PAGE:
Senate OKs studying marijuana tax

California lawmakers will have to decide whether to license and tax marijuana even though the whole business is still illegal under federal law.

In the meantime, one committee Wednesday voted 5-2 to study that possibility in the form of proposed bill SB 626. Sen. Ron Calderon, a Democrat from outside Los Angeles in Montebello, authored the bill. He argued before the State Governance and Finance Committee that, in these budget-slashing times, it behooves the state to try to get a slice of the pie, according to the Los Angeles Times.

“There is a real revenue source here that we need to tap,” Calderon told the committee, noting that California voters approved a ballot measure in 1996 allowing medical marijuana sales.

Track the bill here.

Meanwhile, Oakland city officials halted their plans to OK industrial-style marijuana operations and reap the tax rewards after the Department of Justice sent an ominous letter:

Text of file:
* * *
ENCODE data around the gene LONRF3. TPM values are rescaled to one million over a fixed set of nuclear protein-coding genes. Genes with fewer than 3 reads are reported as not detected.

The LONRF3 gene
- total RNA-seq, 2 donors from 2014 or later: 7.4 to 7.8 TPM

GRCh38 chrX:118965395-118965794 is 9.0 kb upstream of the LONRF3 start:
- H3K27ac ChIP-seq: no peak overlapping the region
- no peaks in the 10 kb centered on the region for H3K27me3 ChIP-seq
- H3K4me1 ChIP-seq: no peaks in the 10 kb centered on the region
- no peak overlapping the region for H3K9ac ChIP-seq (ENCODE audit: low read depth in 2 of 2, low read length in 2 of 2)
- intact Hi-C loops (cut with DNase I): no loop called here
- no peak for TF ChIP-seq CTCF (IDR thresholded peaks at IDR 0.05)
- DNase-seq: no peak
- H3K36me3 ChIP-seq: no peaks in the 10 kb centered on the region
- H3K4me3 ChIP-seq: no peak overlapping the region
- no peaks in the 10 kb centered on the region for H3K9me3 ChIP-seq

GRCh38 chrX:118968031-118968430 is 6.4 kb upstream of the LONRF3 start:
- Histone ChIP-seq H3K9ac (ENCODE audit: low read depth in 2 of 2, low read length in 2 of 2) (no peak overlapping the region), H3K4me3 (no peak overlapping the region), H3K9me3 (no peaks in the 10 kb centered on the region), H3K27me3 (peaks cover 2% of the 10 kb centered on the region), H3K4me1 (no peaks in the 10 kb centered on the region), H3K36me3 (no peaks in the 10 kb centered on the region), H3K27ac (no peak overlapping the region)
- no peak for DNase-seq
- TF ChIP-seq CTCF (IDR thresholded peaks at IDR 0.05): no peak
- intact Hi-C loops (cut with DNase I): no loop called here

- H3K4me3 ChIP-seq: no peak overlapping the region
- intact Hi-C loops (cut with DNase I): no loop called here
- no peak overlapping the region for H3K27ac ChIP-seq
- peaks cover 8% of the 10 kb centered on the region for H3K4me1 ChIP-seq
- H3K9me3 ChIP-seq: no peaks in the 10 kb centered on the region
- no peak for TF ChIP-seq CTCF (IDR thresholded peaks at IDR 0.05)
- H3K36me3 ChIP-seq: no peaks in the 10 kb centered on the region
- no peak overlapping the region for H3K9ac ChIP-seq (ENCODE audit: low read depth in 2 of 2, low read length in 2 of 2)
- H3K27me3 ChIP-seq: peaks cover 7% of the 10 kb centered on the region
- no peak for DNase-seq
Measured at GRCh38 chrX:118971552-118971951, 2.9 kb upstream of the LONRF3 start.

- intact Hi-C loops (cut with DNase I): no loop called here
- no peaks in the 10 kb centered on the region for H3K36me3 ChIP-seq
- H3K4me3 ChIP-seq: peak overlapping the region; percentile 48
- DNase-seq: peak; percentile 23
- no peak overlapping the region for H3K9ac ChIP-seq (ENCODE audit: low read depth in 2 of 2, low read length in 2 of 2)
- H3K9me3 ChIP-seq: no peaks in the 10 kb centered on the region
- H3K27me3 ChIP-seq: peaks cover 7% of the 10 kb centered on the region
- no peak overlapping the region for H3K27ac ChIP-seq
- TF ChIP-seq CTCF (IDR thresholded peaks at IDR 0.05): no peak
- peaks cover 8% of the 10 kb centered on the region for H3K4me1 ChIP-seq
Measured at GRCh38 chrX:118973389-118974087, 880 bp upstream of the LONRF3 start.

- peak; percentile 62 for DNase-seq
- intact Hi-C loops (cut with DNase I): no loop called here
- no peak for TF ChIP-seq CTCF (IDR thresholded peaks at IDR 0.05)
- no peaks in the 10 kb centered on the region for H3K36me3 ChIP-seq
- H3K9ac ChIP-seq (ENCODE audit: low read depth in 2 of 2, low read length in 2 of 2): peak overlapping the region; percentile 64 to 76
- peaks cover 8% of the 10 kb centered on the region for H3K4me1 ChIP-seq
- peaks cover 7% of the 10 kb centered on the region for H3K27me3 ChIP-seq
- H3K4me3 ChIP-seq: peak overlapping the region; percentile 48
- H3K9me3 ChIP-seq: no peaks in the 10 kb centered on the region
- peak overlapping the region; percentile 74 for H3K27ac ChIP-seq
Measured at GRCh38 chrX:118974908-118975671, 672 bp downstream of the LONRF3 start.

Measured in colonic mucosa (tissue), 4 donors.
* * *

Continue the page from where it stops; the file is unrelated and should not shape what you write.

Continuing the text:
“… we will enforce the (Controlled Substances Act) vigorously against individuals and organizations that participate in unlawful manufacturing and distribution activity involving marijuana, even if such activities are permitted under state law.”

The federal-state marijuana conflict deepens.

  • SB 626 is a toned-down version of the initial draft, which would have implemented a tax stamp and tracking system similar to California’s existing laws for tobacco products. Under the amended bill, that approach and others will be considered by a task force comprising representatives of law enforcement organizations, Americans for Safe Access and the California Cannabis Association.